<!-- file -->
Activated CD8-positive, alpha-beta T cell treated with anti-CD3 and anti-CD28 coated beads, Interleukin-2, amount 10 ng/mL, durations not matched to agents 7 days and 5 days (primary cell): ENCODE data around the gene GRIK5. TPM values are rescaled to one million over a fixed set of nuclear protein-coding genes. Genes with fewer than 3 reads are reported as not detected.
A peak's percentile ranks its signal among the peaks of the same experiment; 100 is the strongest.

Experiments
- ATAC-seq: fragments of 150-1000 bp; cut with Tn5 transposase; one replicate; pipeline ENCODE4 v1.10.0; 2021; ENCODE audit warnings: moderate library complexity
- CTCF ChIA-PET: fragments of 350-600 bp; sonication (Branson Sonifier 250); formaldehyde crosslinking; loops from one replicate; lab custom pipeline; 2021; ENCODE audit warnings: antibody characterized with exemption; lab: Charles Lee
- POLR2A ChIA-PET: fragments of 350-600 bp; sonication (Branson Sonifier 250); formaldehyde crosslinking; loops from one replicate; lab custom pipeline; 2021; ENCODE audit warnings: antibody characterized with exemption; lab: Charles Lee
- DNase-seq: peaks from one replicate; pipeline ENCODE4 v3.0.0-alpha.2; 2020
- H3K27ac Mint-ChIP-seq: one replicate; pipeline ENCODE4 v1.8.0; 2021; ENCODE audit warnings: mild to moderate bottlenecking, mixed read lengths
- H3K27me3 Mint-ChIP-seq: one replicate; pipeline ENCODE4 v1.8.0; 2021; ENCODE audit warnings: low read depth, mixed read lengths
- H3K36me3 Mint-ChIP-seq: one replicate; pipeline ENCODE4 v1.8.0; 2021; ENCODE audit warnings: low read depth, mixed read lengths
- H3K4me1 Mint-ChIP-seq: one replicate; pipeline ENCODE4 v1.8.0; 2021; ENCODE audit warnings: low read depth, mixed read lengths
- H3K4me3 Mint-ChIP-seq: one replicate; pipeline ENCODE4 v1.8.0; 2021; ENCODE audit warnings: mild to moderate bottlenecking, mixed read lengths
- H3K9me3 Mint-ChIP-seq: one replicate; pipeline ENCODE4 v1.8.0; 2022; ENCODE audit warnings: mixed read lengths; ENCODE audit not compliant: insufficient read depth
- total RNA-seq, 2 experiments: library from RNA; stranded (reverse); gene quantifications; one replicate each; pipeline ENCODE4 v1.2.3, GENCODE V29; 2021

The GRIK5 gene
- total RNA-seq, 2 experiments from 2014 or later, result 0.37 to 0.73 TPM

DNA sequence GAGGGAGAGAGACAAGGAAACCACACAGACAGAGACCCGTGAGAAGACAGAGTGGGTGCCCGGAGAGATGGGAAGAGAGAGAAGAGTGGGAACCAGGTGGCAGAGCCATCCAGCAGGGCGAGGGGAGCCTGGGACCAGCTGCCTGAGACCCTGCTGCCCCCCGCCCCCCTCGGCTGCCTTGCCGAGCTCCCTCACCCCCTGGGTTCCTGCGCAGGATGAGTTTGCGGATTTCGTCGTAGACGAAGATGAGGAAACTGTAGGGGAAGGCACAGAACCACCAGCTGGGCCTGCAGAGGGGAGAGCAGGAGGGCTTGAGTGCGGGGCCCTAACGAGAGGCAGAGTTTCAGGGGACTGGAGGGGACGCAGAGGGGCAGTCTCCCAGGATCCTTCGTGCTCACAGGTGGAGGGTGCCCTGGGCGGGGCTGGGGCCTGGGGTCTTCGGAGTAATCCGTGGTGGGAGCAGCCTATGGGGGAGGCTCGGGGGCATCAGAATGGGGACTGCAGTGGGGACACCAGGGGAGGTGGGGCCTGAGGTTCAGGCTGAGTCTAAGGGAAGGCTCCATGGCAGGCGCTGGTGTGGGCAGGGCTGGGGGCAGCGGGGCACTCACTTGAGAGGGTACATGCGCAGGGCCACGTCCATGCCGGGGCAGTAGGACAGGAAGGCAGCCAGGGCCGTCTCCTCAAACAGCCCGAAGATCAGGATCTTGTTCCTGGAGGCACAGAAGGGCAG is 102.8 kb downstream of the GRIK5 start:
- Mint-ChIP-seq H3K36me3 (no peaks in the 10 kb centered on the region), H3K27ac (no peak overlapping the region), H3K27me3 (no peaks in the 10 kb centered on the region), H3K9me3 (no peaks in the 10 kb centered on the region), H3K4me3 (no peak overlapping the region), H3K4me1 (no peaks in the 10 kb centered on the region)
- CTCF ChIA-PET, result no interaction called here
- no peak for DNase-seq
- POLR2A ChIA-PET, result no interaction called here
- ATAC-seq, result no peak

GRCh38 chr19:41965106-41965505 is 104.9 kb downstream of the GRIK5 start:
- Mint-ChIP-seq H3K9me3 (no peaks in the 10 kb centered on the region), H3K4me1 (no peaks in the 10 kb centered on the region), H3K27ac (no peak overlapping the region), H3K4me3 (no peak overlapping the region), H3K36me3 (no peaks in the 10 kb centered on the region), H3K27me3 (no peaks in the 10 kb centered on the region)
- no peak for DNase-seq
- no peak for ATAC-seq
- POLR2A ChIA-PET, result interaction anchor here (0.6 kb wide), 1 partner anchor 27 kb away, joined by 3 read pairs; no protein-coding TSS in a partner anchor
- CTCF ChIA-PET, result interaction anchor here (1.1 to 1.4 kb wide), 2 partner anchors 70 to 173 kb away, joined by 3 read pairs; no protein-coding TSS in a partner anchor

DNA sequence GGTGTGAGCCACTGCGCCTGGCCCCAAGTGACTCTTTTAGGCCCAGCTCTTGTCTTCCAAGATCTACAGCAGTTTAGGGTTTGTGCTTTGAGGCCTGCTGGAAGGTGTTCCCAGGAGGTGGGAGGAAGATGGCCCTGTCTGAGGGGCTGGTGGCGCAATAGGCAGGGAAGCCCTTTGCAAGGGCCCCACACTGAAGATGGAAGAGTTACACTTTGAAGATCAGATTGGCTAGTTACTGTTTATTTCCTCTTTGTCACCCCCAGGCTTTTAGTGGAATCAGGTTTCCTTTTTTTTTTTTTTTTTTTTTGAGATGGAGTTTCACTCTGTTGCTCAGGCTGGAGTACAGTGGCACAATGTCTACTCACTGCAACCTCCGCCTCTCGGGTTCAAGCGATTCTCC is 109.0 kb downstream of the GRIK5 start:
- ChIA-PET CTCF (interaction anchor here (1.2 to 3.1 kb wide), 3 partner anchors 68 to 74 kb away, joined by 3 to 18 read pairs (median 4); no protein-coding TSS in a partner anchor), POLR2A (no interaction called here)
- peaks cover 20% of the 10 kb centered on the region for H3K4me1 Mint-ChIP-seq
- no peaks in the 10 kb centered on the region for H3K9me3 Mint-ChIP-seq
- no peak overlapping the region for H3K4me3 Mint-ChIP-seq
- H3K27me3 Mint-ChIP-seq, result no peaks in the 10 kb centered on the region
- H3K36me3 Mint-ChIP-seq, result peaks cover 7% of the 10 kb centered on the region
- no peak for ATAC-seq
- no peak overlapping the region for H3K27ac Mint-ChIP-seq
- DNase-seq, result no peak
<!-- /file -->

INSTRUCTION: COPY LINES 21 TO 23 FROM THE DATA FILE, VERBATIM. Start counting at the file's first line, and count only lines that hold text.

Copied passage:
- POLR2A ChIA-PET, result no interaction called here
- ATAC-seq, result no peak

GRCh38 chr19:41965106-41965505 is 104.9 kb downstream of the GRIK5 start: